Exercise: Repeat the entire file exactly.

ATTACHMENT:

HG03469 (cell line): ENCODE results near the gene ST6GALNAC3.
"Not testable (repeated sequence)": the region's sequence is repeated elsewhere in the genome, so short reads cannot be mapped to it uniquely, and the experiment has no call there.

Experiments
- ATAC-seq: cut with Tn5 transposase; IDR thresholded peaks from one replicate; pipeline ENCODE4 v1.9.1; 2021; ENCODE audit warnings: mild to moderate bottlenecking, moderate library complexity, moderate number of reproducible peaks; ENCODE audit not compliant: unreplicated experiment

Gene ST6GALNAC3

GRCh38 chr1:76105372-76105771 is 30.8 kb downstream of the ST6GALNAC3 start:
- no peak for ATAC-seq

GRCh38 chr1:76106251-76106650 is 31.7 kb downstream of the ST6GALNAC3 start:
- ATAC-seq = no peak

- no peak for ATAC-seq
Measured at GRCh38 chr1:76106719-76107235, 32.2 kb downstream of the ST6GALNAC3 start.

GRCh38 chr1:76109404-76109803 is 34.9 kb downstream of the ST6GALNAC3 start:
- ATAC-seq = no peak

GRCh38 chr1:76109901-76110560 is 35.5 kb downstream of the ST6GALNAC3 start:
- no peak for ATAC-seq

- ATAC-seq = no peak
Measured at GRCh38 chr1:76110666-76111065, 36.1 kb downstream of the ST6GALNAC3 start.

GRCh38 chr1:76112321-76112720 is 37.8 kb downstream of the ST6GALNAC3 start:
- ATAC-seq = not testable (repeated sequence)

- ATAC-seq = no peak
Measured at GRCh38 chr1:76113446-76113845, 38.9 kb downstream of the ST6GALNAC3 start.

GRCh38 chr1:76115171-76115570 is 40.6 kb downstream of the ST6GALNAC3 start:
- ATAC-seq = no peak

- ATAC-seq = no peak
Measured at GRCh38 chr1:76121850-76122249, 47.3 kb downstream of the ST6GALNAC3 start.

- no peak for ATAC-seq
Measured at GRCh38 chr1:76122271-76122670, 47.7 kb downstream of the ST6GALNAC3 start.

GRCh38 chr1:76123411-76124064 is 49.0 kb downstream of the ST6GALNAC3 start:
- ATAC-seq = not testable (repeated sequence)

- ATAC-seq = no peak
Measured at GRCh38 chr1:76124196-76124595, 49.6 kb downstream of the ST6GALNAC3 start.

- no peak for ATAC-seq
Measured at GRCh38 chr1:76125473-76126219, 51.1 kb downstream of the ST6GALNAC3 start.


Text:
HG03469 (cell line): ENCODE results near the gene ST6GALNAC3.
"Not testable (repeated sequence)": the region's sequence is repeated elsewhere in the genome, so short reads cannot be mapped to it uniquely, and the experiment has no call there.

Experiments
- ATAC-seq: cut with Tn5 transposase; IDR thresholded peaks from one replicate; pipeline ENCODE4 v1.9.1; 2021; ENCODE audit warnings: mild to moderate bottlenecking, moderate library complexity, moderate number of reproducible peaks; ENCODE audit not compliant: unreplicated experiment

Gene ST6GALNAC3

GRCh38 chr1:76105372-76105771 is 30.8 kb downstream of the ST6GALNAC3 start:
- no peak for ATAC-seq

GRCh38 chr1:76106251-76106650 is 31.7 kb downstream of the ST6GALNAC3 start:
- ATAC-seq = no peak

- no peak for ATAC-seq
Measured at GRCh38 chr1:76106719-76107235, 32.2 kb downstream of the ST6GALNAC3 start.

GRCh38 chr1:76109404-76109803 is 34.9 kb downstream of the ST6GALNAC3 start:
- ATAC-seq = no peak

GRCh38 chr1:76109901-76110560 is 35.5 kb downstream of the ST6GALNAC3 start:
- no peak for ATAC-seq

- ATAC-seq = no peak
Measured at GRCh38 chr1:76110666-76111065, 36.1 kb downstream of the ST6GALNAC3 start.

GRCh38 chr1:76112321-76112720 is 37.8 kb downstream of the ST6GALNAC3 start:
- ATAC-seq = not testable (repeated sequence)

- ATAC-seq = no peak
Measured at GRCh38 chr1:76113446-76113845, 38.9 kb downstream of the ST6GALNAC3 start.

GRCh38 chr1:76115171-76115570 is 40.6 kb downstream of the ST6GALNAC3 start:
- ATAC-seq = no peak

- ATAC-seq = no peak
Measured at GRCh38 chr1:76121850-76122249, 47.3 kb downstream of the ST6GALNAC3 start.

- no peak for ATAC-seq
Measured at GRCh38 chr1:76122271-76122670, 47.7 kb downstream of the ST6GALNAC3 start.

GRCh38 chr1:76123411-76124064 is 49.0 kb downstream of the ST6GALNAC3 start:
- ATAC-seq = not testable (repeated sequence)

- ATAC-seq = no peak
Measured at GRCh38 chr1:76124196-76124595, 49.6 kb downstream of the ST6GALNAC3 start.

- no peak for ATAC-seq
Measured at GRCh38 chr1:76125473-76126219, 51.1 kb downstream of the ST6GALNAC3 start.